Photos courtesy Rob Brown
Big Wave Tour events are a massive exercise in mobile operations, and the Todos Santos Challenge, which takes place 11 miles off the coast of Ensenada, is aptly named for those working behind the scenes.
The WSL's Big Wave Tour brass will be relying heavily on veteran strike leader Rob Brown to bring fans the action this Sunday when the contest runs. Brown, 57, has been shooting off the tiny Mexican island for more than 30 years, chronicling many of the legendary sessions that put Todos on the big-wave map. In 2006 his photo of Brad Gerlach riding a massive wave won the Billabong XXL Award for biggest wave of the year.
This Sunday Brown's 36-foot Twin Vee boat, equipped with two 300-horsepower Mercury Verado outboard engines, will be putting cameras right into the danger zone. Fortunately, he won't have to do his usual act of driving with one hand while shooting with the other. He'll be hosting broadcast and still photographers on the boat while he focuses purely on getting them into position.
WSL: You've been on countless strikes out to Todos. What do you make of the Surfline forecast and what we can expect on Sunday?
Rob Brown: Oh it'll be huge. Looking at the numbers, and the westerly direction, it's going to be way out past the outside boil, so there will be bombs.
WSL: Todos has been living in the shadow of other big waves for much of the last decade. Do you think it will surprise people?
Brown: I've seen a lot of people come in and try to downplay the place, but each one of them left with a lot more respect than they came with. It may have an easier takeoff than other waves, but its power will knock you out.
WSL: Peter Mel was saying the bathymetry of Todos is unique in that it magnifies any swell that comes its way. The wave gets taller. What do you think makes Todos Todos?
Brown: There's that, but for me it's how stunning it is to look at. The water color is gorgeous. The visibility is endless, and out there off that island it's like they're surfing in an aquarium.
WSL: Do you feel like you're taking risks when you're zipping around so close to the lineup?
Brown: If you know the tides, and all the hidden rocks, Todos is a lot like Maverick's or Teahupo'o, where you can get up and close. I may get a little closer than most drivers, but that's also because I've built my boat specifically around this kind of mission.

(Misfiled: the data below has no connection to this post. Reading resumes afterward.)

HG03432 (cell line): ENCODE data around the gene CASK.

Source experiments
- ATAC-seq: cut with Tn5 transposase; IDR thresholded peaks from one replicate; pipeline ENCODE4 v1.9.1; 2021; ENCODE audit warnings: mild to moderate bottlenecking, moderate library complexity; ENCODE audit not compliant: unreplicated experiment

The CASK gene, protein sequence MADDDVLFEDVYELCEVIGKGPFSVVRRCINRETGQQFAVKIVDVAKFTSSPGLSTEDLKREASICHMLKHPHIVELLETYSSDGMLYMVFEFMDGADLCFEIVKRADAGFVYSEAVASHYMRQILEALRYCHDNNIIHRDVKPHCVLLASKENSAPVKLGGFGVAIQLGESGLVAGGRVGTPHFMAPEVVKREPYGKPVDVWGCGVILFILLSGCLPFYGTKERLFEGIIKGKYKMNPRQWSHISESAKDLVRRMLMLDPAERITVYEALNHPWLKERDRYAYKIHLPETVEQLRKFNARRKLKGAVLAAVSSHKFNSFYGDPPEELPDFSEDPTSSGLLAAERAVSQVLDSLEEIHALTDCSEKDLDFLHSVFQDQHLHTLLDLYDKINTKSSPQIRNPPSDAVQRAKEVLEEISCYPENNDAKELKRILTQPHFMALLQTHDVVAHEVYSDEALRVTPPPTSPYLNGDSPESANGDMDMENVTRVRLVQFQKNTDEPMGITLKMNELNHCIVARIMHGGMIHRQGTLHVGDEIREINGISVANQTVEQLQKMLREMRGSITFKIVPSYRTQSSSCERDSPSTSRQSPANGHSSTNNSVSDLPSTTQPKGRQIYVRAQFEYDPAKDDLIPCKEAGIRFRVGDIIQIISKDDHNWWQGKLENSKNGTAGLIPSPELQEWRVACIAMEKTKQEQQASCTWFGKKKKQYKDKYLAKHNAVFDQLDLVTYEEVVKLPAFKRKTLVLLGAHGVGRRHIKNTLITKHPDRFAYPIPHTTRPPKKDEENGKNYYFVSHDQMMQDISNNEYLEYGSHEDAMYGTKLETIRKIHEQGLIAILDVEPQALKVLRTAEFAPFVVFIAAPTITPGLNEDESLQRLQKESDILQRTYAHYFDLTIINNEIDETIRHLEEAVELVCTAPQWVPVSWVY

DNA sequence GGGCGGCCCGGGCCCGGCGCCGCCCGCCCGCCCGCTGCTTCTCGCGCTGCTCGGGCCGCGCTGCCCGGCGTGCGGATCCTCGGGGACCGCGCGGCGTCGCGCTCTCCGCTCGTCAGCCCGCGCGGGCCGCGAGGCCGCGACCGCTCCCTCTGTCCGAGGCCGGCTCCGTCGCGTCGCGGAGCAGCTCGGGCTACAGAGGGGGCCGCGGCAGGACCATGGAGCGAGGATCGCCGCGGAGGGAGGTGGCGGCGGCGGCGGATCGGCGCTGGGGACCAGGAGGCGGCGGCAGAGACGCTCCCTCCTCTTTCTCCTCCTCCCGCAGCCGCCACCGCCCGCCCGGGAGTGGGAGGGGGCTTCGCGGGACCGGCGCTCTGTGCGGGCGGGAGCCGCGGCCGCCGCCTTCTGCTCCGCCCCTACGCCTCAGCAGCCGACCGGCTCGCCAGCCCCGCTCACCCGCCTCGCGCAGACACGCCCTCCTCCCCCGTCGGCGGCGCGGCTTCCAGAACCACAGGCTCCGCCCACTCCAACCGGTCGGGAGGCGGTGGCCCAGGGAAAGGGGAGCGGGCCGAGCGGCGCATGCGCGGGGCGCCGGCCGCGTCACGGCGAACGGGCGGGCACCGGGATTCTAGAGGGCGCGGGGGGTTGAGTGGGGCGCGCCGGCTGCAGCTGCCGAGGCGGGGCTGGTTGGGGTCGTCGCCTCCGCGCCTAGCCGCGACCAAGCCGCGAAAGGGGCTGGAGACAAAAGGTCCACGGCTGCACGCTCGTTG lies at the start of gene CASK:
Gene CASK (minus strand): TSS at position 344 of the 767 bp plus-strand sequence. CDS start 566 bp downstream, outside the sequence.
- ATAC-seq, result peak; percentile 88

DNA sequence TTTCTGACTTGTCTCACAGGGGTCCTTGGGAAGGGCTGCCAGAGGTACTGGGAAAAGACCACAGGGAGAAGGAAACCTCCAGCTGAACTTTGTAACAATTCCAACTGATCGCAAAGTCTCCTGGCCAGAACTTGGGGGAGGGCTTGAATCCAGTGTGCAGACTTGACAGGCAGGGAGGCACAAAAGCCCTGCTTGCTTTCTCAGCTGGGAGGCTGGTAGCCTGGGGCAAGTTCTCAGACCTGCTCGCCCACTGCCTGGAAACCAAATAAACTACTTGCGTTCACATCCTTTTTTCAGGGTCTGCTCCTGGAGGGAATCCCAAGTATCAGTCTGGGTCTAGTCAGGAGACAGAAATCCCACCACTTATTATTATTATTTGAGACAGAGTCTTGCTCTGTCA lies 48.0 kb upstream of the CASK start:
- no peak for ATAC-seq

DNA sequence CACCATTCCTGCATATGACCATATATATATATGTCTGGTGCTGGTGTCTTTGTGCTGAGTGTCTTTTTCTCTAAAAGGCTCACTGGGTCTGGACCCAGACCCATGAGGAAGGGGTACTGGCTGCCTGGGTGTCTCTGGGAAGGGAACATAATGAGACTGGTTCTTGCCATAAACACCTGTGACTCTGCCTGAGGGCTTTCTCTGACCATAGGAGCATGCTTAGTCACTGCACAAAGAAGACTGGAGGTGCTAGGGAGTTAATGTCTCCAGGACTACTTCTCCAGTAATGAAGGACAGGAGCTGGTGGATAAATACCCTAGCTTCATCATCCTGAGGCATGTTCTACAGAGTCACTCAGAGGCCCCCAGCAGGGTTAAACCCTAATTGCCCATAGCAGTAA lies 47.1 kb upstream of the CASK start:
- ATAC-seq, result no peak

WSL: What's the scariest thing that's happened to you out there?
Brown: Oh, man, there have been a few. [Mike] Parsons and Gerlach got lost in the fog one time coming back on their skis, so I had to go find them in the channel. They never made that mistake again. Then there was the time there was an earthquake in Chile, and a tidal surge was due to hit. I called [late Surfline founder] Sean Collins from the marina and asked him what I should do, because boats can get really thrashed during those tidal surges. He told me the safest place to go was back out off the island, and he'd call me once he knew it passed. Well, it was pouring rain, the swells were huge, and I was all by alone out there hardly able to see a thing. I felt the surge though. Those few hours were creepy.
WSL: Did other boats get thrashed by that surge?
Brown: Not in Ensenada, but up in San Diego they did, and even further north. Ensenada ended up pretty unscathed. The scary thing down there though is getting back into the harbor before dark. When the waves are huge you don't want to be doing that without visibility. As soon as the contest ends it'll be a sprint back to the mainland for everyone.
WSL: How have you refined your safety approach through the years?
Brown: In the '80s we were equal parts fearless and naïve. It was the wild west for us. We had no communication. Cell phones weren't an option yet, and radios were something we as surfers sort of scoffed at. Today cell phones alone have changed the game at Todos, because now they work out there. But I have everything: Radio, first aid, the whole nine. I carry a satellite phone too, because my boat has been a stretcher more than once at Todos. And when Greg Long nearly drowned at Cortes the guys on his boat used my sat phone to call for the helicopter.
WSL: So what sessions stand out to you after all these years?
Brown: Quite a few. The early ones with Parsons and McNulty. Mark Foo and Brock Little had a good one. Then there was a tow-in session with Gerlach, Parsons, and Ross Clarke-Jones that was pretty unforgettable. Gerr caught a huge bomb right before dark.
WSL: Who will be joining you on your boat?
Brown: Not sure yet. I'm sure I'll have one photographer or broadcaster up in the tower, and another on the bow.
WSL: Be sure to pull your old 'just lost my engines' routine on 'em when there's a set coming.
Brown: Oh, you know it.
Watch the BWT's Todos Santos Challenge live on the WSL website and app Sunday, January 17, starting at 8:45 a.m. Pacific Time.